In a recent study, Mayo Clinic researchers, in collaboration with other institutions, have shown that “high” tumor budding in patients with colorectal carcinoma (CRC) is independently associated with a significantly worse prognosis. CRC ranks second in cancer deaths among malignancies that affect both men and women in the United States. And tumor budding indicates an aggressive form of CRC and has been associated with poor outcomes in multiple studies. However, the methods of evaluation and the composition of study groups have been highly variable to date and, as such, are difficult to reproduce in clinical practice.
In contrast, the new study’s reproducibility data provides support for the routine widespread implementation of tumor budding in clinical reports.
“For many years, an issue with tumor budding has been that a lot of CRC studies focus only on one particular site, such as cancers of the rectum, or they only look at a particular stage, such as early-stage cancer,” says Thomas Smyrk, M.D., Consultant with Mayo’s Department of Laboratory Medicine and Pathology. “We think our study is an improvement in that regard, in that it takes on all stages, a wide age group, and all parts of the colon and rectum.”
The study, published in The American Journal of Surgical Pathology, represents the largest population base of CRC patients evaluated to date. Archived, paraffin-embedded tissue specimens were requested for 553 CRC cases—diagnosed in women who entered the Iowa Women’s Health Study between January 1, 1986, through December 31, 2002, and subsequently developed CRC.
Roughly one-third of cohort patients showed high tumor budding (≥ 10 tumor buds in a ×20 objective field); those patients had a 2.5 times greater likelihood of dying from CRC than those with no or low budding.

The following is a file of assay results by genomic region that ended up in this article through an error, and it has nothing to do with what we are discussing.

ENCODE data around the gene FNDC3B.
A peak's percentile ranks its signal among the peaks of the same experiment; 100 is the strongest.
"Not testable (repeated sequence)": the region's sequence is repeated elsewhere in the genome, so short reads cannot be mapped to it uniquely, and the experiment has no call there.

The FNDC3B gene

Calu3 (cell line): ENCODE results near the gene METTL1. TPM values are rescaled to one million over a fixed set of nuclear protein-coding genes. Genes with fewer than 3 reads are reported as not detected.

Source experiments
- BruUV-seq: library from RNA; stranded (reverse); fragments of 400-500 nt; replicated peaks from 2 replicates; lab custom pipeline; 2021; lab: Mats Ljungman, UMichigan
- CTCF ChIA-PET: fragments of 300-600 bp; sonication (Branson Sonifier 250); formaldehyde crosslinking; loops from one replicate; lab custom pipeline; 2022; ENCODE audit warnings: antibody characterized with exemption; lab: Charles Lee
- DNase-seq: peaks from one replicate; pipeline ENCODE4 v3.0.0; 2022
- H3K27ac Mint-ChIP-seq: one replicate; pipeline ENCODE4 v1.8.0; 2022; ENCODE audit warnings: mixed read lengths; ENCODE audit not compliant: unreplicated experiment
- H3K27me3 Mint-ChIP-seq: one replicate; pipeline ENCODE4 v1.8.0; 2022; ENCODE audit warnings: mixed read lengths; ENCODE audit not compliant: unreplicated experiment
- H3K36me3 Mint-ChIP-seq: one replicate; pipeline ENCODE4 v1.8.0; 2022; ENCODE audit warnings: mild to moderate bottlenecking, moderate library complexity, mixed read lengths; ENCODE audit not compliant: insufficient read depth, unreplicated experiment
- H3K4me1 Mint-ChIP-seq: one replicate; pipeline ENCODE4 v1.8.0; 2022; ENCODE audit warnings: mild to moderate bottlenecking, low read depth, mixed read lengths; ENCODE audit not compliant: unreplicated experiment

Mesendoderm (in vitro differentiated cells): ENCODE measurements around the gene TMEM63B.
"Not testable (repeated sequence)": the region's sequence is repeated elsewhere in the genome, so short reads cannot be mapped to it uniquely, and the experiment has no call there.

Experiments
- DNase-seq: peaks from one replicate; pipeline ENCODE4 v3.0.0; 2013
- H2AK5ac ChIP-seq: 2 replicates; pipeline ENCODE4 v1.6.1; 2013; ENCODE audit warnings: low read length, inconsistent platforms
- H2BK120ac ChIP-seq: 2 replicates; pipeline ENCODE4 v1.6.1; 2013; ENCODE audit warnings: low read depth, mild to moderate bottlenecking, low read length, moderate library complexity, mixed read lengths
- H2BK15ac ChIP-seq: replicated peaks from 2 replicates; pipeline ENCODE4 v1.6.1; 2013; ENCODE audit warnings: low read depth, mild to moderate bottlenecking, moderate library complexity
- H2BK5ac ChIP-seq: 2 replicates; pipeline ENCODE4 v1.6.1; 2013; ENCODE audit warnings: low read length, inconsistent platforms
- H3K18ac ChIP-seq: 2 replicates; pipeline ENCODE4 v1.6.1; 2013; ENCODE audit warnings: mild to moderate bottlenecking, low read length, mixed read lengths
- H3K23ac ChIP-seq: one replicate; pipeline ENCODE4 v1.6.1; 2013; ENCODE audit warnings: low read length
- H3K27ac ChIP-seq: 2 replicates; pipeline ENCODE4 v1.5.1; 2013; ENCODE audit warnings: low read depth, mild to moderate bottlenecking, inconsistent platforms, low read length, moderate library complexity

A “tumor bud” is strictly defined as separate from the main tumor and constitutes a small group of cells, five or less, which “typically happens at the advancing edge of a tumor, and it looks like these groups of cells are breaking off the edge of the tumor,” says Dr. Smyrk, who is senior author of the study paper. “There are cases where you might only see one or two collections of buds in an entire slide, but if you have more than ten buds in any particular field, that’s a sign of bad prognosis.”
Researchers used a commonly accepted definition of a tumor bud along with a simple bud evaluation method. Although the patient cohort was exclusively Caucasian and did not include men, the study method determined a histologic cutoff for high tumor budding and confirmed its robust prognostic significance.
“We have to acknowledge the study’s not perfect, but we think it’s an improvement on other such studies, and more generalized,” says Dr. Smyrk. “We found that the method worked very well and is easy to use. As proof of that easiness, we had a variety of different pathologists count buds for us, some with an interest in colon cancer, others who are not necessarily specialists, and we had very good correlation between all the different counters.”
Beside the method being a very powerful prognosticator, its user-friendliness makes it easily reproducible in general practice. Hence, Dr. Smyrk and his colleagues deem the method ready to go.
“I don’t think it needs any more tweaking,” he says. “The method we used in the paper is the method we should use, and I think it’s just a matter of getting the word out and getting everyone to agree with it.”
This method, if implemented, won’t necessarily change treatment regimes for CRC patients. Tumor budding does not appear to be a marker for a specific mutation that could be a target for therapy. But because of the method’s powerful prognostic merit, it could help change the way patients are managed. For example, most pathologists in the U.S. are not currently reporting tumor budding in cancer found in a polyp, but there is evidence suggesting that such a finding indicates the need for additional surgery.
Another possible application may be in patients with resected stage II CRC (those without positive lymph nodes). These patients don’t generally receive adjuvant chemotherapy, but the presence of tumor budding could be a push in the direction for more aggressive clinical management.